American Psychiatric Association

View all recommendations from this society

Released September 20, 2013; revised April 22, 2015

Don’t routinely use antipsychotics as first choice to treat behavioral and psychological symptoms of dementia.

Behavioral and psychological symptoms of dementia are defined as the non-cognitive symptoms and behaviors, including agitation or aggression, anxiety, irritability, depression, apathy and psychosis. Evidence shows that risks (e.g., cerebrovascular effects, mortality, parkinsonism or extrapyramidal signs, sedation, confusion and other cognitive disturbances, and increased body weight) tend to outweigh the potential benefits of antipsychotic medications in this population. Clinicians should generally limit the use of antipsychotic medications to cases where non-pharmacologic measures have failed and the patients’ symptoms may create a threat to themselves or others. This item is also included in the American Geriatric Society’s list of recommendations for “Choosing Wisely.”


These items are provided solely for informational purposes and are not intended as a substitute for consultation with a medical professional. Patients with any specific questions about the items on this list or their individual situation should consult their physician.

How The List Was Created

The American Psychiatric Association (APA) created a work group of members from the Council on Research and Quality Care (CRQC) to identify, refine and ascertain the degree of consensus for five proposed items. Two rounds of surveys were used to arrive at the final list: the first round narrowed the list from more than 20 potential items by inquiring about the extent of overuse, the impact on patients’ health, the associated costs of care and the level of evidence for each treatment or procedure; and the second gauged membership support for the top five and asked for suggested revisions and comments. The surveys targeted the CRQC; the Council on Geriatric Psychiatry; the Council on Children, Adolescents, and Their Families; and the Assembly, which is the APA’s governing body consisting of representative psychiatrists from around the country. After the work group incorporated feedback from the two large surveys, the APA’s Board of Trustees Executive Committee reviewed and unanimously approved the final list.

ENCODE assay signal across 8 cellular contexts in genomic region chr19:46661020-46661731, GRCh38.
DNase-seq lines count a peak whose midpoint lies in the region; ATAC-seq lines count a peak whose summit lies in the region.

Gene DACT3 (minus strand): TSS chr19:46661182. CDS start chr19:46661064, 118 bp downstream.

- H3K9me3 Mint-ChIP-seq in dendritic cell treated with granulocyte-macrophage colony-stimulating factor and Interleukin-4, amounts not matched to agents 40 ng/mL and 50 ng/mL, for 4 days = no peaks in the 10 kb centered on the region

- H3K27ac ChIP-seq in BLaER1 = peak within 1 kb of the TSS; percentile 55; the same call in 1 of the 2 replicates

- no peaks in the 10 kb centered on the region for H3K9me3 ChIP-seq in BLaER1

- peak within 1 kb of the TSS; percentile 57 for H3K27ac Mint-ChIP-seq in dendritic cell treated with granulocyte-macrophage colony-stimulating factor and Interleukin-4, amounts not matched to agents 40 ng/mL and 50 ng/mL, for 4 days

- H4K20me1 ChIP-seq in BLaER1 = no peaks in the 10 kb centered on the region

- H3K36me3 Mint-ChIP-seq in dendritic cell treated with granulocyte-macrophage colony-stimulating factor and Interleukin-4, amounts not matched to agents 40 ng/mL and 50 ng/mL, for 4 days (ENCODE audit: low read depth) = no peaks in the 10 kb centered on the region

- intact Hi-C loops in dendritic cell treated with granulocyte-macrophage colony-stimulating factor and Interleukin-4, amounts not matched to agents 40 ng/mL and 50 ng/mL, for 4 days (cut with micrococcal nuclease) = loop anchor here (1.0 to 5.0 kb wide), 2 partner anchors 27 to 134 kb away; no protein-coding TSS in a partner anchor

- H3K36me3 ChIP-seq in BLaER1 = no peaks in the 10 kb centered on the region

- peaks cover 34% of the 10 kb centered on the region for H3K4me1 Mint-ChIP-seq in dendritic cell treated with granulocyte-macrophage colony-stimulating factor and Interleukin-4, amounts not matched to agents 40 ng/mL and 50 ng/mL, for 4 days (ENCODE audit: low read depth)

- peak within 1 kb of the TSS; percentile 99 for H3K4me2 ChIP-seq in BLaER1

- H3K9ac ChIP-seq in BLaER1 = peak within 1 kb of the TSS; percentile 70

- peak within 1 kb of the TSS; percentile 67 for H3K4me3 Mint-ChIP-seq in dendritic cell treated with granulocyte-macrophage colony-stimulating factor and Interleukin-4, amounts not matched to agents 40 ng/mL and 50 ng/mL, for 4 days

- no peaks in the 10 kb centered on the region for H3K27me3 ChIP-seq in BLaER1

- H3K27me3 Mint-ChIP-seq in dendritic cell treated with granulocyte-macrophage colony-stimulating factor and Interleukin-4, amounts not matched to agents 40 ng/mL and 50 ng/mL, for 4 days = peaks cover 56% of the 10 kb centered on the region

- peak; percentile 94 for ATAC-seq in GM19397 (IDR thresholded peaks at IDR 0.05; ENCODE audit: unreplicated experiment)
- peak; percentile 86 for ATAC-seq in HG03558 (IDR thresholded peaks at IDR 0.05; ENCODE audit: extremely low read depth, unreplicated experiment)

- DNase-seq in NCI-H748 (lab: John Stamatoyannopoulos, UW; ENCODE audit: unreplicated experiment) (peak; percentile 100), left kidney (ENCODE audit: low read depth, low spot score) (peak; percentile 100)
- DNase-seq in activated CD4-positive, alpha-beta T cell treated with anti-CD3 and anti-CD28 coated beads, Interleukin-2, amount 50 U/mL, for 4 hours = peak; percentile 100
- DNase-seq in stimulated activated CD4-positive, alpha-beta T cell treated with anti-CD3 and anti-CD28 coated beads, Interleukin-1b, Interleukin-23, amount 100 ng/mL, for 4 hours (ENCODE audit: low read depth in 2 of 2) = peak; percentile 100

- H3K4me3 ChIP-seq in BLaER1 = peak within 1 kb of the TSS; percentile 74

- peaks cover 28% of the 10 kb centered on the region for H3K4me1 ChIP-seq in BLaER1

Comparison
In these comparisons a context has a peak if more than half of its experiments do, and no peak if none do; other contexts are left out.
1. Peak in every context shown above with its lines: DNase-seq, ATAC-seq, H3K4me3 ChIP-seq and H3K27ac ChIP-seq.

On April 22, 2015, APA revised item 3. Read more about these changes and rationale.

For APA disclosure and conflict of interest policy please visit www.psychiatry.org.

Sources

American Psychiatric Association: Practice guideline for the treatment of patients with Alzheimer’s disease and other dementias, second edition. Am J Psychiatry. 2007 Dec; 164(Dec suppl):5–56. Available from: http://psychiatryonline.org/content.aspx?bookid=28&sectionid=1679489.

Ballard CG, Waite J, Birks J. Atypical antipsychotics for aggression and psychosis in Alzheimer’s disease. Cochrane Database Syst Rev. 2006 Jan 25;(1):CD003476.

Gitlin LN, Kales HC, Lyketsos CG. Nonpharmacologic management of behavioral symptoms in dementia. JAMA. 2012 Nov 21; 308(19):2020-9.

Maglione M, Ruelaz Maher A, Hu J, Wang Z, Shanman R, Shekelle PG, Roth B, Hilton L, Suttorp MJ, Ewing BA, Motala A, Perry T; Southern California Evidence-Based Practice Center. Off-label use of atypical antipsychotics: an update. Rockville, MD: Agency for Healthcare Research and Quality; 2011 Sep 437 p. Report No.: HHSA290-2007-10062-1.

Nasrallah HA. Atypical antipsychotic-induced metabolic side effects: insights from receptor-binding profiles. Mol Psychiatry. 2008 Jan;13(1):27-35.

Richter T, Meyer G, Möhler R, Köpke S. Psychosocial interventions for reducing antipsychotic medication in care home residents. Cochrane Database Syst Rev. 2012 Dec 12;12:CD008634.

Schneider LS, Tariot PN, Dagerman KS, Davis SM, Hsiao JK, Ismail MS, Lebowitz BD, Lyketsos CG, Ryan JM, Stroup TS, Sultzer DL, Weintraub D, Lieberman JA; CATIE-AD Study Group. Effectiveness of atypical antipsychotic drugs in patients with Alzheimer’s disease. N Engl J Med. 2006;355(15):1525-38.